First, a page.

With respect to public schools, it can be argued that there is an implied contract between educators and students. One of which is that student will not be supervised or taught negligently. Whether there is consideration to support the contract is a difficult question. Thus, consideration may be found in the decision of the student to attend school in reliance to the implied promise of non-negligent supervision and/or teaching. However, the “bargained-for” element of consideration would seem to be lacking where the student attends school under a system of compulsory education, but this does not prevent a tortious action from being pursued to seek redress. In Collins v. Godefroy (1831) QB & Ad 950, 109 ER 1040 it is well established that a person who is already under a duty imposed by law cannot be taken as consideration to support a contract. Therefore, if educators have a public duty to provide non-negligent education, this will not of itself constitute consideration for an implied contract to fulfil that duty. However, carrying out a legal duty in a manner that is above the call of duty may be consideration. Under the implied contractual obligations, educators are expected to act according to the faithful and honest service, to obey, to lawful orders and to work competently and diligently. On the other hand, the employer has to provide a safe workplace, to indemnify employees against loss and to pay the agreed wages. These principles were seen in Wiseman v. Salford City Council [1981] IRLR 202 a drama teacher with responsibilities for 16-19 year-old had two convictions for gross indecency in the public lavatory. The second conviction was reported in the newspapers and came to the attention of the principal of the college where he was employed. The offense was serious and in a public place. Moreover, there was a similar prior incident which should have warned the applicant. The applicant’s work involved close contact with young people and he did not think that a responsible authority would be justified in taking such a risk once it was known that the applicant had been convicted of gross indecency on the one occasion. It was decided that it was justifiable to dismiss him, in part because it was accepted that he could constitute a risk to his students, especially since drama teaching often involved close physical contact with them. However, perhaps equally important was the fact that it was thought that the publicity surrounding the teacher’s prosecution reflected badly on the reputation of the college. In another case in Sim v. Rotherham MBC [1986] 3 All ER, [1986] IRLR 391 a leading case of relevance till today, concerned a group of teachers who refused to provide cover for absent colleagues pursuance to a pay dispute. The National Union of Teachers (NUT) instructed its members not to do so. Accordingly, each of the plaintiffs, secondary school teachers, refused a request to provide cover for a 35-minute school period. The Local Education Authorities regarded compliance with requests to provide cover as a matter of contractual obligation. They deducted from each of the teacher’s monthly salary a sum to represent the failure of the teacher to take the class assigned for the period, calculated on a time apportionment basis. The teachers’ union argued that although teachers were sometimes prepared to provide cover it was a matter of ‘goodwill’; it was not a formal term of contract and could not therefore be a basis of a lawful order. The teachers sued to recover the sums deducted. The High Court held that compliance by the plaintiff secondary school teachers with requests from headmaster to provide cover for absent colleagues during normal school hours was an implied contractual obligation and not a matter of goodwill. The plaintiffs’ refusal to provide cover for a 35-minute period as part of the pay dispute between their union and the employers, therefore, was a breach of contract. Similarly, in Weddell v. Newscastle upon Tyne Corporation [1973] 3 All ER, a teacher with fourteen years’ experience had been frequently reported late to school and was unable to control his class. On one visit to his class, pupils were found laughing, barging about and listening to the Derby race on a radio. It was decided that his level of capability to control his class and teach were below the acceptable one. Also in Haddow v. ILEA [1979] 3 All ER a number of complaints had surfaced about teaching and discipline standards at the William Tyndale School in north London. There was evidence of inefficient and unstructured teaching as well as an uncaring attitude towards many of the students at the school. The Auld Enquiry, established the detailed facts after a long investigation. Several of the teachers were held to be below the level of competence required by contract.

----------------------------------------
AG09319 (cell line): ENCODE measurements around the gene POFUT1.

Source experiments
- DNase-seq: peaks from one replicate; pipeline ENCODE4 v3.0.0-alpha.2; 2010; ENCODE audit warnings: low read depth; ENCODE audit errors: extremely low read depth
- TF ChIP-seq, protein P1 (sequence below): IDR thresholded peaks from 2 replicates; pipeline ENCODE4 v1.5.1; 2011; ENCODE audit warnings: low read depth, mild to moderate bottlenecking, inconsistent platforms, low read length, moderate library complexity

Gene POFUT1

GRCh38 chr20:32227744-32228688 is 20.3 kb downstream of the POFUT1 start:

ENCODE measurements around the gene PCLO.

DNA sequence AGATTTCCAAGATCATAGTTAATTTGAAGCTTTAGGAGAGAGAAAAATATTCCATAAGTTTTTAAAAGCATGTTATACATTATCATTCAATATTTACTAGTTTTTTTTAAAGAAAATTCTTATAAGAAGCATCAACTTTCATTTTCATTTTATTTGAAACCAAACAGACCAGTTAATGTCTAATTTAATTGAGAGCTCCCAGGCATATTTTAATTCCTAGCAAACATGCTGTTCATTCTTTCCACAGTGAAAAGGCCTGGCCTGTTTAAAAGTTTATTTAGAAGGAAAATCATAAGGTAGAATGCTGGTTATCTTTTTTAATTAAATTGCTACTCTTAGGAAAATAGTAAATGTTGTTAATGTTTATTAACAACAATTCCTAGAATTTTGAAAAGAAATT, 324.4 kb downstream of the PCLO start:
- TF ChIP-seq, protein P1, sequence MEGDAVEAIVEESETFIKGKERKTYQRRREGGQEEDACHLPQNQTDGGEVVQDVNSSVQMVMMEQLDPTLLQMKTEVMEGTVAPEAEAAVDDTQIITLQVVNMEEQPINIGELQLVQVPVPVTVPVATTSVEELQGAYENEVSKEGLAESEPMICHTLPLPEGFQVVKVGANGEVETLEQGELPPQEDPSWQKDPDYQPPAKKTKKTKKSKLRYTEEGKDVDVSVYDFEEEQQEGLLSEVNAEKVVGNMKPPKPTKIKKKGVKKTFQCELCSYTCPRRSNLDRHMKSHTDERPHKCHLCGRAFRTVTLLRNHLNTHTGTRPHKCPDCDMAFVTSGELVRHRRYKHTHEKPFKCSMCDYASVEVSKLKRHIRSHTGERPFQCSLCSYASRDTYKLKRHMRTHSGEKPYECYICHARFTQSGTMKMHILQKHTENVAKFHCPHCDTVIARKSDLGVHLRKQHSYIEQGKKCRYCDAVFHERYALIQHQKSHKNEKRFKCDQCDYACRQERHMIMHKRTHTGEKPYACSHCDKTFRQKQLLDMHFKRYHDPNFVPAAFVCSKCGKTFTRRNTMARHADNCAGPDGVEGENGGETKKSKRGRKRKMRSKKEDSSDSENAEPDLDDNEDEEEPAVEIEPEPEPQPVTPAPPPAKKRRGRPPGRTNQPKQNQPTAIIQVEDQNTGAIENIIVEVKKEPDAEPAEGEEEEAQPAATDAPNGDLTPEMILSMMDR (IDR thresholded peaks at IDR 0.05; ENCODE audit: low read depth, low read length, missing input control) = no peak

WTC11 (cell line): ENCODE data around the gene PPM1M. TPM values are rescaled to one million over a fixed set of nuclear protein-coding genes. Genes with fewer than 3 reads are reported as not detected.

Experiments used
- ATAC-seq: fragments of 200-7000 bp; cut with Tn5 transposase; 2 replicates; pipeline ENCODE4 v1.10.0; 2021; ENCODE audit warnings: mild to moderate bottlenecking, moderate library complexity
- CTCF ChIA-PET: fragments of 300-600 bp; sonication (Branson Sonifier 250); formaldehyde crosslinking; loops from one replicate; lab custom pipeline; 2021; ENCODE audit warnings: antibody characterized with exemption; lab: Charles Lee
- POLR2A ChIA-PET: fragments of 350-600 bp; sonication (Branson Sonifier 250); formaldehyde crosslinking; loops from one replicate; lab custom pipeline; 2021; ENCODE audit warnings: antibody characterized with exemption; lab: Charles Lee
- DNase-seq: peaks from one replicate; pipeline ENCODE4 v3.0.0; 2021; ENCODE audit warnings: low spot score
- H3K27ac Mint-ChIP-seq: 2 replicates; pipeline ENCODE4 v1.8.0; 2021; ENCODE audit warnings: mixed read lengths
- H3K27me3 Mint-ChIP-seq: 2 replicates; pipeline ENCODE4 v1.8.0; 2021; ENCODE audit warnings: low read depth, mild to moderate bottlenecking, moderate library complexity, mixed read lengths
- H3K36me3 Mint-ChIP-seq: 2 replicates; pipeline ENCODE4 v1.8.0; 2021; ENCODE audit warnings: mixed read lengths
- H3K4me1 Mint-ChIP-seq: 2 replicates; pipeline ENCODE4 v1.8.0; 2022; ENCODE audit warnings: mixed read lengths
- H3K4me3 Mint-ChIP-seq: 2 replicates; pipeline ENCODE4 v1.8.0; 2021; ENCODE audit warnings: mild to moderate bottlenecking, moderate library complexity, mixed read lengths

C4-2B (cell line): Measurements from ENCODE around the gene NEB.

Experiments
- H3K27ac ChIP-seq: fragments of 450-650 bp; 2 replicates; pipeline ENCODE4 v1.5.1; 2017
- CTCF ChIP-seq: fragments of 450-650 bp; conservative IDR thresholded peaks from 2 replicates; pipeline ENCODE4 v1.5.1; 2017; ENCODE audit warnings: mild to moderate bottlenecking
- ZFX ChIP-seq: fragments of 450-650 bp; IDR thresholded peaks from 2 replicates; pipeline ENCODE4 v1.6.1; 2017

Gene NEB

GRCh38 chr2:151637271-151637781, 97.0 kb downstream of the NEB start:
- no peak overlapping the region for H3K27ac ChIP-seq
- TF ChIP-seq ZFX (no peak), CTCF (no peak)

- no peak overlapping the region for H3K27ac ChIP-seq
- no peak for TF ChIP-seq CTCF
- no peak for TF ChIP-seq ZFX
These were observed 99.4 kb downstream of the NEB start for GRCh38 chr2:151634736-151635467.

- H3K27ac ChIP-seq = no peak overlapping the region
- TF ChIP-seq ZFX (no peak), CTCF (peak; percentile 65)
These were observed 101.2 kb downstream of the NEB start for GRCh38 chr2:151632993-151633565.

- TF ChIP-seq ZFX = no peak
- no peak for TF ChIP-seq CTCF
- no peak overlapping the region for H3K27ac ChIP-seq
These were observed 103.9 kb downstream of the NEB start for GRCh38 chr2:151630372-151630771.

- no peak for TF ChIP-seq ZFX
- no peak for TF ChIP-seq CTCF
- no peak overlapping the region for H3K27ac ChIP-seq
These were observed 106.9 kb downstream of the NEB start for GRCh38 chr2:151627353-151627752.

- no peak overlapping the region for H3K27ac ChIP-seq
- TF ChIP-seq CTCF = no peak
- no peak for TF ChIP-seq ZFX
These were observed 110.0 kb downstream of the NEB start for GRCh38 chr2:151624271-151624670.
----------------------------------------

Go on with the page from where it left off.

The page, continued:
It is possible to formulate a factual situation where an action for educational negligence based upon negligent misrepresentation and negligence may succeed. As this is an action based on tort it needs to be considered whether a duty of care is owed to the plaintiff. In this respect, it is important to note a major distinction between negligent misrepresentation forming the basis of educational negligence claims and educational negligence claims based otherwise than on negligent misrepresentation. In the former case, negligent misrepresentation addresses the issue of whether there is a duty of care on the part of the educators and/or the school authorities to provide non-negligent advice and information. In the latter case, educational negligence raises the issue of whether there is a duty of care on the part of educators and school authorities to provide non-negligent educational supervision and instruction. The case of Mutual Life and Citizens’ Assurance Co. Ltd. & Anor v. Clive Raleigh Evatt (1986) 122 CLR 556 (High Court); (1970) 122 CLR 628 (Privy Council) supported the concerns when the majority of the Judicial Committee of the Privy Council held that a person comes under a duty of care with respect to the provision of advice and information if such person carries on a business, profession or occupation and provides advice, or information of a kind which requires skill or competence, or if a person professes to possess skill and competence in the subject matter of the advice or information. This ruling reflects the stringent requirements expected of educators based on their professional qualifications, experience and competency. These conditions certainly place them as experts who offer information or advice of a professional or serious business nature. In the educational context, students and parents would rely and trust the information or advice rendered by these professionals.